Scientists have plan to bring back Mars' oceans

Finding innovative ways to make the surface of the red planet gradually more conducive to human living.

Speaking at the Planetary Science Vision 2050 Workshop at NASA headquarters in Washington, DC, one scientist proposed the enticing idea of launching a "magnetic shield" to a stable orbit between Mars and the sun, called Mars L1, that could shield the planet from high-energy solar particles.

However, NASA has outlined a way of making Mars much more habitable - and in the process taken a significant step towards allowing human exploration of the planet. According to one of NASA's senior scientists, the employment of a giant magnetic shield around Mars may make it habitable, and the entire scientist and astronomer community has gone gaga over this announcement. Magnetic field on Mars in the past would have played an important role in maintaining water and atmospheric gases on the planet.

All this paradise-like conditions ended when Mars lost its magnetic field, between 3.7 and 4.2 billions of years ago.

Who is going to colonize Mars first?

A NASA-led team of scientists has proposed a preposterous idea so much so that it could actually work which dictates that a magnetic shield to be situated at the L1, Lagrange Point beyond the Martian planet creating an artificial magnetosphere to deflect solar winds and incoming radiation.

The magnetic shield will protect the atmosphere of the red planet from solar wind.

"This situation then eliminates numerous solar wind erosion processes that occur with the planet's ionosphere and upper atmosphere allowing the Martian atmosphere to grow in pressure and temperature over time", Green and his team of researchers explained in an supplementary paper.

"It may be feasible that we can get up to these higher field strengths that are necessary to provide that shielding".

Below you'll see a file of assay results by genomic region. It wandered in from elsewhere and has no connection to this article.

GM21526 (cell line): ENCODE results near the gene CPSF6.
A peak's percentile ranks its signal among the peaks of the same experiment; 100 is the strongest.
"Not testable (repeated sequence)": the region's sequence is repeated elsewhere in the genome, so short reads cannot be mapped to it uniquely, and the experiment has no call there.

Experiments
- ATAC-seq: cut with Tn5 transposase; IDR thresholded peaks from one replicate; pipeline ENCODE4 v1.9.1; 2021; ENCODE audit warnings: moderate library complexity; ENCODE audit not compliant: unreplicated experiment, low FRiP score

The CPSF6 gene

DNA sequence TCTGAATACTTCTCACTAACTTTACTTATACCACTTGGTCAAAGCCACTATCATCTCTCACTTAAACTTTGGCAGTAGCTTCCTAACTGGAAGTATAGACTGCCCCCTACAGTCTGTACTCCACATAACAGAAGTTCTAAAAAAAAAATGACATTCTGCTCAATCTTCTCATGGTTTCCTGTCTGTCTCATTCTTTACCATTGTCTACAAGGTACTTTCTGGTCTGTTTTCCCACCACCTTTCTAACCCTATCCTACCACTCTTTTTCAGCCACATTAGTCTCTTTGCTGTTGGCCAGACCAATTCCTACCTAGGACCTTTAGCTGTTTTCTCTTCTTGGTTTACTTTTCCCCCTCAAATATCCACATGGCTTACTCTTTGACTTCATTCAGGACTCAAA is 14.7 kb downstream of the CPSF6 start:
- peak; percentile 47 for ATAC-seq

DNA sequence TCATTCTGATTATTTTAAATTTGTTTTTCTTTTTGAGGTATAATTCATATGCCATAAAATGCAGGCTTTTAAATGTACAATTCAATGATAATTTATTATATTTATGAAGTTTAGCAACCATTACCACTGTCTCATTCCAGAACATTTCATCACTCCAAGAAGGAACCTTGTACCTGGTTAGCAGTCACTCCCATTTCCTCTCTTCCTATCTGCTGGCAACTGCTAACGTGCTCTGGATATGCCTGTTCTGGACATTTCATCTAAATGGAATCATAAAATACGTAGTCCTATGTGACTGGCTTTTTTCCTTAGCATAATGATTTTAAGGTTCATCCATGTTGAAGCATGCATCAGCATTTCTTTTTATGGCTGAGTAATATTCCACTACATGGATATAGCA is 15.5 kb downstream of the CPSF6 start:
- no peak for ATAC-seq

"We need to be able then to also modify that direction of the magnetic field so that it always pushes the solar wind away". Elon Musk, SpaceX owner, once suggested that Mars nuking may subdue the atmosphere but it was rejected outright by the space scientists. Despite its similarities to Earth, the planet is still inimical to human life, with sub-Antarctic temperatures all year round, an atmosphere is composed of roughly 95 percent carbon dioxide, 0.13 percent oxygen, and minor traces of water, nitrogen oxide, neon, hydrogen-deuterium-oxygen, krypton, and xenon. Doing this may help restore the Martian atmosphere and terraform its environment so liquid water would once again flow on its surface. But, on a cold and desolate planet whose minuscule atmosphere is severely lacking, how do you sustain human life for long periods of time? Green argued, would allow for human explorers to study the planet in much greater detail, and help determine its habitability, since numerous elements that pointed towards Mars being habitable in the past would slowly seep back into and onto the planet's environment.

  • Tracy Ferguson